Popular legend holds that the phrase “Here Be Dragons” (or “Hic sunt dracones”) was added to some of these ancient maps in regions deemed particularly dangerous. While probably apocryphal, the phrase remains in the lexicon of our cartographic imaginations, appearing in fantasy novels, multiple films, and even code for the open source Firefox web browser. In many of these instances, the phrase refers to areas where the world becomes unfamiliar, at least to sailors and mapmakers. These paper dragons are are a reminder to practice epistemological humility, recognizing the limits to our ability to know and name the world.
In the current era, big data and informatics promise a panoptic understanding of social and environmental processes, where algorithms and massive datasets can supposedly help us see into every corner of the world. We--members of the Community Mapping Lab--hope to use this blog to uncover stubbornly persistent blind spots in geographic research, dragons that underscore the continued partiality of our knowledge. Contemporary maps may often draw from larger and more complex datasets than these medieval efforts, but this may simply mean that the dragons--unspoken assumptions, biases in the data, extractive research practices--are more artfully hidden.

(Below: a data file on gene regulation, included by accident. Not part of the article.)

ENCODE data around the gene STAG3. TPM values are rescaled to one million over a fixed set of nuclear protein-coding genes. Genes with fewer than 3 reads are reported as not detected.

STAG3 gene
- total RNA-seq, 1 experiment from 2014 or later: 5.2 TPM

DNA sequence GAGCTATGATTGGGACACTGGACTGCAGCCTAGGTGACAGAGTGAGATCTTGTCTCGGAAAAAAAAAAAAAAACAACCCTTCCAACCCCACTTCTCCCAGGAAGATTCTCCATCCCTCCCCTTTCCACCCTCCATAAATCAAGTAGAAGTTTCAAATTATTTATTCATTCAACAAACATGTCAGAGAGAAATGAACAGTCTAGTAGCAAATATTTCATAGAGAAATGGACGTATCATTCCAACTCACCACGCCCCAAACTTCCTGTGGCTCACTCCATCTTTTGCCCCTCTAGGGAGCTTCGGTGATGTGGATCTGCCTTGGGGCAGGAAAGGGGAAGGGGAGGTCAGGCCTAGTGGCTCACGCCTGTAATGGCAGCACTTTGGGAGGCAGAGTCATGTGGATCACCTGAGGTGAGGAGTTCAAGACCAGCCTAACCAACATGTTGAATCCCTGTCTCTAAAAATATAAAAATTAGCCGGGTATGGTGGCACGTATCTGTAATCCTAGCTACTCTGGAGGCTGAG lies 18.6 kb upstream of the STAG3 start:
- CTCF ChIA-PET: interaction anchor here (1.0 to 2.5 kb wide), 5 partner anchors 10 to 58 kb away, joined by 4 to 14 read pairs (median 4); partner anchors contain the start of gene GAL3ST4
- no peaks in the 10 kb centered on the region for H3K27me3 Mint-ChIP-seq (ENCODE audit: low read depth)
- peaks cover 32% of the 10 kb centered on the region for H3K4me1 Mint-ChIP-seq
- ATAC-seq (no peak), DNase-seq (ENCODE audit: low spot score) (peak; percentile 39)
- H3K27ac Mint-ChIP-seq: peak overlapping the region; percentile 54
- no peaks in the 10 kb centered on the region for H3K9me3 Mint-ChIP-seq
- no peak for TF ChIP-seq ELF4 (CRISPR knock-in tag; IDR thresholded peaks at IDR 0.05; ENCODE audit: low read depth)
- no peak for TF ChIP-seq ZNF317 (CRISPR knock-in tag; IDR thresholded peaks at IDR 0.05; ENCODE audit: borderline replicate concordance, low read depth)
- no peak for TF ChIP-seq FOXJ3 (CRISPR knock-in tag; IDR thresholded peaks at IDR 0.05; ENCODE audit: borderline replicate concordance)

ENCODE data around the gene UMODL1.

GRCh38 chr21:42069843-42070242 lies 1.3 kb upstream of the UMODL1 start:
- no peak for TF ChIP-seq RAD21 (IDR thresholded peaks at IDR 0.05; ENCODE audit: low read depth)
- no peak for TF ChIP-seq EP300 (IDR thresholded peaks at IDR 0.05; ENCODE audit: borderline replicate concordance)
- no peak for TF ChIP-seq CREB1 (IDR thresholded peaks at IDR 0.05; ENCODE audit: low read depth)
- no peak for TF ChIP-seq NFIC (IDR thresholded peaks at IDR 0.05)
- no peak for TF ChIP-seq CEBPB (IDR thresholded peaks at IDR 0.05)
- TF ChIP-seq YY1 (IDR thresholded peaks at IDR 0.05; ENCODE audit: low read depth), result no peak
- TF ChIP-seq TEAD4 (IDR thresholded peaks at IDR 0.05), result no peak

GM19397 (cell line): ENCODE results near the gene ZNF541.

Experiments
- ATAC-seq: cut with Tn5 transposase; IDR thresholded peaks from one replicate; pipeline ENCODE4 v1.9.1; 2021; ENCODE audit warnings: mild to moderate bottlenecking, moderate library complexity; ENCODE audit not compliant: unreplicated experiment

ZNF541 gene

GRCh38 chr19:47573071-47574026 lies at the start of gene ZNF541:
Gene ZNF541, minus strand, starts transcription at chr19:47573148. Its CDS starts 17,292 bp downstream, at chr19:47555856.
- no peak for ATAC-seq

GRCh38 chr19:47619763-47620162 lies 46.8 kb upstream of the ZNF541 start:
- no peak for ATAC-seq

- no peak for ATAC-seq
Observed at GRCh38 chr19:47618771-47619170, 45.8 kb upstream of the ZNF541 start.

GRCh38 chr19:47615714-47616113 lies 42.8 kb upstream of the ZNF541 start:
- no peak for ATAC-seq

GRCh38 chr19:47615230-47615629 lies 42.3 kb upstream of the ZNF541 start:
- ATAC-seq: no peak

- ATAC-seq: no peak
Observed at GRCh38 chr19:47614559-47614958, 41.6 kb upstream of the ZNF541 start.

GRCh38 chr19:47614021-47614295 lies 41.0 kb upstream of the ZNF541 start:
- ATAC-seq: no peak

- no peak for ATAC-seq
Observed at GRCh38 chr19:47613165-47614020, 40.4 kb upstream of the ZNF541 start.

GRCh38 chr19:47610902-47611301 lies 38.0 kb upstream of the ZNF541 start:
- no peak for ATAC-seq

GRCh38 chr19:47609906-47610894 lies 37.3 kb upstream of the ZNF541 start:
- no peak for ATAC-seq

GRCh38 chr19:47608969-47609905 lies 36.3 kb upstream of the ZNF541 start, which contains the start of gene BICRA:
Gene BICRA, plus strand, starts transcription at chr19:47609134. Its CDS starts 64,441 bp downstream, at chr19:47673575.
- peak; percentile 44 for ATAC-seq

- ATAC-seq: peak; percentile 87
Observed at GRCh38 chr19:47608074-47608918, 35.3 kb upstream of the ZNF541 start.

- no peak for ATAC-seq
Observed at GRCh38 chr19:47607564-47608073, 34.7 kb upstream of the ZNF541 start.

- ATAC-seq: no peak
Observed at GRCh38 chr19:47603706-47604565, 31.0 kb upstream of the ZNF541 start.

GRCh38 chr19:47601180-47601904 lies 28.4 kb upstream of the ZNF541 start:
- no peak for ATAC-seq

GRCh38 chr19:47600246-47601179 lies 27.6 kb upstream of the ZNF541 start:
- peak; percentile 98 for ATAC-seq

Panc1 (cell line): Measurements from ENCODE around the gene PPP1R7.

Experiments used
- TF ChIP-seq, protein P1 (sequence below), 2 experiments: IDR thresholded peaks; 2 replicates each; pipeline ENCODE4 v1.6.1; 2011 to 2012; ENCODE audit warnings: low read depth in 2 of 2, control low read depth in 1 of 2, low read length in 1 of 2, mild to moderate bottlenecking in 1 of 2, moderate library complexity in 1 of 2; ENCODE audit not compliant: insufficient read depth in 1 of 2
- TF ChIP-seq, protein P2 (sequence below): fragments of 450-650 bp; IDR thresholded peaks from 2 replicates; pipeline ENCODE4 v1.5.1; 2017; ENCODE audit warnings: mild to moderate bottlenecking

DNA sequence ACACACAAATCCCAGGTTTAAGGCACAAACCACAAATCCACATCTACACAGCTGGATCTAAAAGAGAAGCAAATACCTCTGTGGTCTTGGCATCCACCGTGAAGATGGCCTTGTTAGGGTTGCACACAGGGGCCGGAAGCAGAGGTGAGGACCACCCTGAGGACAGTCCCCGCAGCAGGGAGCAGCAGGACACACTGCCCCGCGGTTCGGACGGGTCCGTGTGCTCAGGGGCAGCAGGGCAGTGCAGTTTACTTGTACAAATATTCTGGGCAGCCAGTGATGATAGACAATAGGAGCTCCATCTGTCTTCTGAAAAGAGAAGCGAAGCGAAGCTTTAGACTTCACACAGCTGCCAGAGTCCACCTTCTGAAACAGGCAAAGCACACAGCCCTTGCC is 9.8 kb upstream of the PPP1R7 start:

Adapting Haraway’s famous phrase, maps are always a view from somewhere. Dalton and Mason-Deese similarly describe an “and, and, and…” approach to mapping, resisting a single authoritative perspective in favor of “continual questioning and the production of alternative knowledges” (p. 460). By working through multiple ways to frame and map the world, such as the the Counter-cartographies Collective’s campus disorientation guide, we highlight the useful, if limited, insight each map provides. We study maps understood both literally (e.g., online and print maps) and metaphorically (e.g., theories of community development), in all cases understanding ways these name and produce the world.
Our group of authors is, at least initially, comprised of students and faculty at the University of Georgia, and our perspectives are inevitably shaped by our daily lives within that institution. This blog is, in part, an effort to make that explicit in our research--to be reflexive, in scholarly terms. Just as early cartographers drew on first hand accounts from sailors, we also develop partnerships with local communities to collaboratively develop alternative ways of mapping the world. We work toward research practices that are inclusive of marginalized groups, reveal the social processes that shape inequality, and promote social and environmental justice. We critically examine the conditions that produce geographic knowledge, placing maps in their social and historical context.